But even as it plans to build a robust news organization, the fledgling channel faces an obvious hurdle. News in early January that Al Jazeera had purchased Current TV elicited  questions about possible bias in its reporting, particularly on the Middle East.

Asked to pinpoint the operation’s greatest challenge, Fox said, “I think it’s probably overcoming the negative perceptions people have about Al Jazeera….The big challenge is getting people to show up.”

Topics: News Audience Trends and Attitudes, Foreign News, Newsroom Investment and Resources, State of the News Media

  1. is a Senior Writer at the Pew Research Center's Journalism Project.

  2. is a Research Analyst at the Pew Research Center's Journalism Project.


  1. Howard4 years ago

    let the interested viewers watch al jazeera… and compare it to what is now called news in this country.

    i think that it would force the US news media to vastly improve the slop that is fed to people.

    the comparison would be like wine tasting…grape kool-aid vs. vineyard quality, winemakers

    would not have to go to any hassle to enter a strong choice in this competition….Thunderbird would be

    overwhelmingly the choice..!!!!

  2. swhuey4 years ago

    I hope they bring some content to television news. I am so tired of bar stool-cell phone reports. Our domestic are so poor, you should have no problem blowing them away.

  3. Dan Robinson4 years ago

    I work over seas in Africa and Al Jazeera is the best news station hands down. The BBC is a close second. Then CNN. The networks are lame. PBS news hour is pretty good but they still follow the same tired stories that the networks follow. Al Jazeera allows us to see the world outside America. I hope there Al Jazerra America is a success!

  4. G Johnson4 years ago

    “Its existing English-language channel, Al Jazeera English (soon to be renamed Al Jazeera International), is based in Doha and concentrates on global news.” I recall that I recently read that they decided not to rename English to International – thinking that the parent Al Jazeera was international in scope.

    1. Adhi Pratama4 years ago

      I think Al Jazeera English will still be the name. Al Jazeera International was the callsign before they changed it hours before launching.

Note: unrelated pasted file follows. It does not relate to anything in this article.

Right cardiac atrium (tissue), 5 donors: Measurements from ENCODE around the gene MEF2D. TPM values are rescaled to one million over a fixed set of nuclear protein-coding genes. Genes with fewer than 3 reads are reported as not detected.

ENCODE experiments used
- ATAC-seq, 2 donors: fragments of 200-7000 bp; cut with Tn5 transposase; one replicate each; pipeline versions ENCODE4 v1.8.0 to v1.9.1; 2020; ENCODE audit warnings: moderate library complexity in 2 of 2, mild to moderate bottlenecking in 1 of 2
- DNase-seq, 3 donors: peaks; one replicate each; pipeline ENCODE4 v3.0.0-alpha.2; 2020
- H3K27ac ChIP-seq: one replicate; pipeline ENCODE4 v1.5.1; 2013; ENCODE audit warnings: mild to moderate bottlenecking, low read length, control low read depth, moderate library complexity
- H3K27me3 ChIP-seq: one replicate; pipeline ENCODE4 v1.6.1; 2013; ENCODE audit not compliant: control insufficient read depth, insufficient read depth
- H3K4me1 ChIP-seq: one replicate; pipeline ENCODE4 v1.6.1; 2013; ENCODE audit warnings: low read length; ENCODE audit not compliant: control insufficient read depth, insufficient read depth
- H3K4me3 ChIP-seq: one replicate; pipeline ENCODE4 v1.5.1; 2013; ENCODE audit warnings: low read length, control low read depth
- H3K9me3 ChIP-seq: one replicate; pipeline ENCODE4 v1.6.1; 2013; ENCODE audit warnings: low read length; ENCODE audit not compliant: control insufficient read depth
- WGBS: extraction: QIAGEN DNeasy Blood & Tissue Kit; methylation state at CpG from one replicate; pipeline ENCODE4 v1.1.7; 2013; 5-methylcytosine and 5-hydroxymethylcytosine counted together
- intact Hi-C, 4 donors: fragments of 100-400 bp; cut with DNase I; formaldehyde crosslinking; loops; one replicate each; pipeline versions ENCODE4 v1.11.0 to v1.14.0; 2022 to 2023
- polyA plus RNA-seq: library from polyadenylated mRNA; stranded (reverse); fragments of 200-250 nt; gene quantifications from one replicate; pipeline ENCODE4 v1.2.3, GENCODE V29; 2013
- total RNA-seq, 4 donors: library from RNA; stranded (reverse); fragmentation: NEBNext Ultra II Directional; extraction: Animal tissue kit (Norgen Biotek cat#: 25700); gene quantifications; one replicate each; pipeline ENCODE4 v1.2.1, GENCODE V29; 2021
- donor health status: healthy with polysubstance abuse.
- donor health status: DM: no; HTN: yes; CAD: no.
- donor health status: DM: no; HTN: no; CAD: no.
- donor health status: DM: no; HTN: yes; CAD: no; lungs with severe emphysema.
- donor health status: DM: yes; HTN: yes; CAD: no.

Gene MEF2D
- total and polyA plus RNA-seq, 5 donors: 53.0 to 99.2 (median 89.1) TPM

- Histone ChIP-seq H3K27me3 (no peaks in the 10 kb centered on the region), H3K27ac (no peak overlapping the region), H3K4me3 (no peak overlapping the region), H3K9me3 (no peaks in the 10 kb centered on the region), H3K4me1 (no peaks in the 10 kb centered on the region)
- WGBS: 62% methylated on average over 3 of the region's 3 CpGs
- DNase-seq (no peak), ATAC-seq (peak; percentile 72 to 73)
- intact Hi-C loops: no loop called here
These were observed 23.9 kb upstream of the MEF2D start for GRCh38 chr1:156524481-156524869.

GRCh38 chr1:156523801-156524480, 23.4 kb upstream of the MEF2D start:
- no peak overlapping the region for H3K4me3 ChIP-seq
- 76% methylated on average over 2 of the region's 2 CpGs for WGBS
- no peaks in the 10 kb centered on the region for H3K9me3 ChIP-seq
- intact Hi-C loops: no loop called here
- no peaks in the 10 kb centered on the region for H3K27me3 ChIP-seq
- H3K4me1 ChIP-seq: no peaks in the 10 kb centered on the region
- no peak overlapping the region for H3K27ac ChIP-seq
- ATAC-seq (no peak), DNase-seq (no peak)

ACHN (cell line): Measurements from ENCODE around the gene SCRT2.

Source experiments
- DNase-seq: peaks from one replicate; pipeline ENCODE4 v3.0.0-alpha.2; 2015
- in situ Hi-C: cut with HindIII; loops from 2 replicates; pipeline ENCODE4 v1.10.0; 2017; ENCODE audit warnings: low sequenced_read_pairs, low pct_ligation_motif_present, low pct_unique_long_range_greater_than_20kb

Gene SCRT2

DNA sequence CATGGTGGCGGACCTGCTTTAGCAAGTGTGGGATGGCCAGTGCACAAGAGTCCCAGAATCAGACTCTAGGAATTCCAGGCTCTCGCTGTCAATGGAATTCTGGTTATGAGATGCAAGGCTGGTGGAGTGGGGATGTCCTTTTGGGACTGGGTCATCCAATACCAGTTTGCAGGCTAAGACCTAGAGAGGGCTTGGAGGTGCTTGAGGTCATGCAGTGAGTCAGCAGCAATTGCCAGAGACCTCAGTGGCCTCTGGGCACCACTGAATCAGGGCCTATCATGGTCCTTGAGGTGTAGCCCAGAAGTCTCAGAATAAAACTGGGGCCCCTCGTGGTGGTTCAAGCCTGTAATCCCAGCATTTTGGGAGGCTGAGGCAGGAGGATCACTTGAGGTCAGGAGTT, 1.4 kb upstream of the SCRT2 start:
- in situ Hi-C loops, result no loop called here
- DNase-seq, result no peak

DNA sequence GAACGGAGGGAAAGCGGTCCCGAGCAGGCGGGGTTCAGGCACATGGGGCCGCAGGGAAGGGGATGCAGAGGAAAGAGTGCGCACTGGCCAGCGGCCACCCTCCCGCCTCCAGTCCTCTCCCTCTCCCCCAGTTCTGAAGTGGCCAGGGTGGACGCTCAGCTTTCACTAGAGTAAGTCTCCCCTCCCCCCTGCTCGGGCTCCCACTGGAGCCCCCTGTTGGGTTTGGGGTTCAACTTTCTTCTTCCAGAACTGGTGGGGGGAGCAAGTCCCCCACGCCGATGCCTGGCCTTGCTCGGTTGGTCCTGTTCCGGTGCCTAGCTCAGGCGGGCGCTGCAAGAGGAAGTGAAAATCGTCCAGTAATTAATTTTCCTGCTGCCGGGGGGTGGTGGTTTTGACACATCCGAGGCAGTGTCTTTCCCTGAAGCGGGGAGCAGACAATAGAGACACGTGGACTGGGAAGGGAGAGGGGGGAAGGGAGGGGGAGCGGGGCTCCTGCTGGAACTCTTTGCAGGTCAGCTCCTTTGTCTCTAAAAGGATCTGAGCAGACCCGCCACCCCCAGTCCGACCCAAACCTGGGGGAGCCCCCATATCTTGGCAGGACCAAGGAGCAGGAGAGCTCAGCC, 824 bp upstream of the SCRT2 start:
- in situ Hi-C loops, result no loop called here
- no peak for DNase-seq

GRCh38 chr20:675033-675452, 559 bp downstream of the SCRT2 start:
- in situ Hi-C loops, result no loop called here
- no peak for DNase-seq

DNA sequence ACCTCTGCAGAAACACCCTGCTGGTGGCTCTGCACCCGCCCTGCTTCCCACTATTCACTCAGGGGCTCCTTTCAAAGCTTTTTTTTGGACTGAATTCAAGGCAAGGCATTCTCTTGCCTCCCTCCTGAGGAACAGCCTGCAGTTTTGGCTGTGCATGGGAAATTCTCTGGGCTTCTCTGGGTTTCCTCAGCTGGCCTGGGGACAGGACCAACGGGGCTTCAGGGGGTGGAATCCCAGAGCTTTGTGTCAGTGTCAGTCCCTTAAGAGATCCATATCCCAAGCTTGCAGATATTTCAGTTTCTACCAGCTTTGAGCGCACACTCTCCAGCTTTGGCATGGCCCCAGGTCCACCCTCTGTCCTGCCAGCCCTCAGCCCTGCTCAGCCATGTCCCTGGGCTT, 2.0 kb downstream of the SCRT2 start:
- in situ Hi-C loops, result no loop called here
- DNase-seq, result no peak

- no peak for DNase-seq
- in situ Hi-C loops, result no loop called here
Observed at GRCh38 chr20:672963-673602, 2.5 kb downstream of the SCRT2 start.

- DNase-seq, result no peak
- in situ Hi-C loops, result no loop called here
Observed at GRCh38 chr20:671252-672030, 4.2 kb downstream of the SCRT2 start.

I’m pretty sure that Al Jazeera America will have an extensive news from home, while also maintain the large portion of international news from their extensive media (Al Jazeera English, Al Jazeera Balkans, and probably Al Jazeera Urdu & Al Jazeera Turk in the future). Hopefully the will maintain the compelling scope of news, while also offering multiple side of viewpoints.

  5. Bill King4 years ago

    “Bias in reporting on the Middle East”?

    Yeah, gee, that would be novel in the American media, wouldn’t it? It might be a hoot to hear what the other side thinks once in a while. Granted, that could lead to conversations breaking out, but it’s a chance worth taking.

  6. JF Kyle4 years ago

    I believe some further qualification is required with regard to what exactly constitutes a news bureau. If, by news bureau, you mean a brick and mortar office housing a staff, then it is my understanding that Al Jazeera intends to have 12 bureaus. By that same standard CNN, much like NBC, ABC and CBS, has considerably less than 12 bureaus and closer to four, covering their respective multi-state regions. Most of the American networks have a presence of some sort in many cities throughout the United States. These are typically stringers or staff members working from their homes. However, long gone are the days of a dozen and more brick and mortar bureaus with the strong presence of an actual staff of desk personnel, producers and camera crews. Perhaps this is where Al Jazeera’s strength will shine through.